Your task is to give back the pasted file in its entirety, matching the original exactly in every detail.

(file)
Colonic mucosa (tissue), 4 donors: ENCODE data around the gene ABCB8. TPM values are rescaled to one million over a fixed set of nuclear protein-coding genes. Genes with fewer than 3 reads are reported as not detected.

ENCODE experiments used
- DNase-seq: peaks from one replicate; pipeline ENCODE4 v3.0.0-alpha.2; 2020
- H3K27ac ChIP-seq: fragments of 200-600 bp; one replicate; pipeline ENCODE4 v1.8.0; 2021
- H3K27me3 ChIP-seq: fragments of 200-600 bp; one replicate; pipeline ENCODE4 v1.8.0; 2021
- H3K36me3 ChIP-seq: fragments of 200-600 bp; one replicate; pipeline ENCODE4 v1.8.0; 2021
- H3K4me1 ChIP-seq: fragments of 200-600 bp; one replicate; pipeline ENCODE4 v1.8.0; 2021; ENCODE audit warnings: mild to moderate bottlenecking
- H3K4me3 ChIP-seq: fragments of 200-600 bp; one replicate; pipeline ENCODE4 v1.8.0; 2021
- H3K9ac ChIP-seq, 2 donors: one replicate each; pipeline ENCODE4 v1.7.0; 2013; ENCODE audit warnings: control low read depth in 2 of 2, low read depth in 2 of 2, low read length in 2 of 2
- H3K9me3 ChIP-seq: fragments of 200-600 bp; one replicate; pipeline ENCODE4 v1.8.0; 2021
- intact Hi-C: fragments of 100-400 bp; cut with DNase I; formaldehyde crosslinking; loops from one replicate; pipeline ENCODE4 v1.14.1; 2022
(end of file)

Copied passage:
Colonic mucosa (tissue), 4 donors: ENCODE data around the gene ABCB8. TPM values are rescaled to one million over a fixed set of nuclear protein-coding genes. Genes with fewer than 3 reads are reported as not detected.

ENCODE experiments used
- DNase-seq: peaks from one replicate; pipeline ENCODE4 v3.0.0-alpha.2; 2020
- H3K27ac ChIP-seq: fragments of 200-600 bp; one replicate; pipeline ENCODE4 v1.8.0; 2021
- H3K27me3 ChIP-seq: fragments of 200-600 bp; one replicate; pipeline ENCODE4 v1.8.0; 2021
- H3K36me3 ChIP-seq: fragments of 200-600 bp; one replicate; pipeline ENCODE4 v1.8.0; 2021
- H3K4me1 ChIP-seq: fragments of 200-600 bp; one replicate; pipeline ENCODE4 v1.8.0; 2021; ENCODE audit warnings: mild to moderate bottlenecking
- H3K4me3 ChIP-seq: fragments of 200-600 bp; one replicate; pipeline ENCODE4 v1.8.0; 2021
- H3K9ac ChIP-seq, 2 donors: one replicate each; pipeline ENCODE4 v1.7.0; 2013; ENCODE audit warnings: control low read depth in 2 of 2, low read depth in 2 of 2, low read length in 2 of 2
- H3K9me3 ChIP-seq: fragments of 200-600 bp; one replicate; pipeline ENCODE4 v1.8.0; 2021
- intact Hi-C: fragments of 100-400 bp; cut with DNase I; formaldehyde crosslinking; loops from one replicate; pipeline ENCODE4 v1.14.1; 2022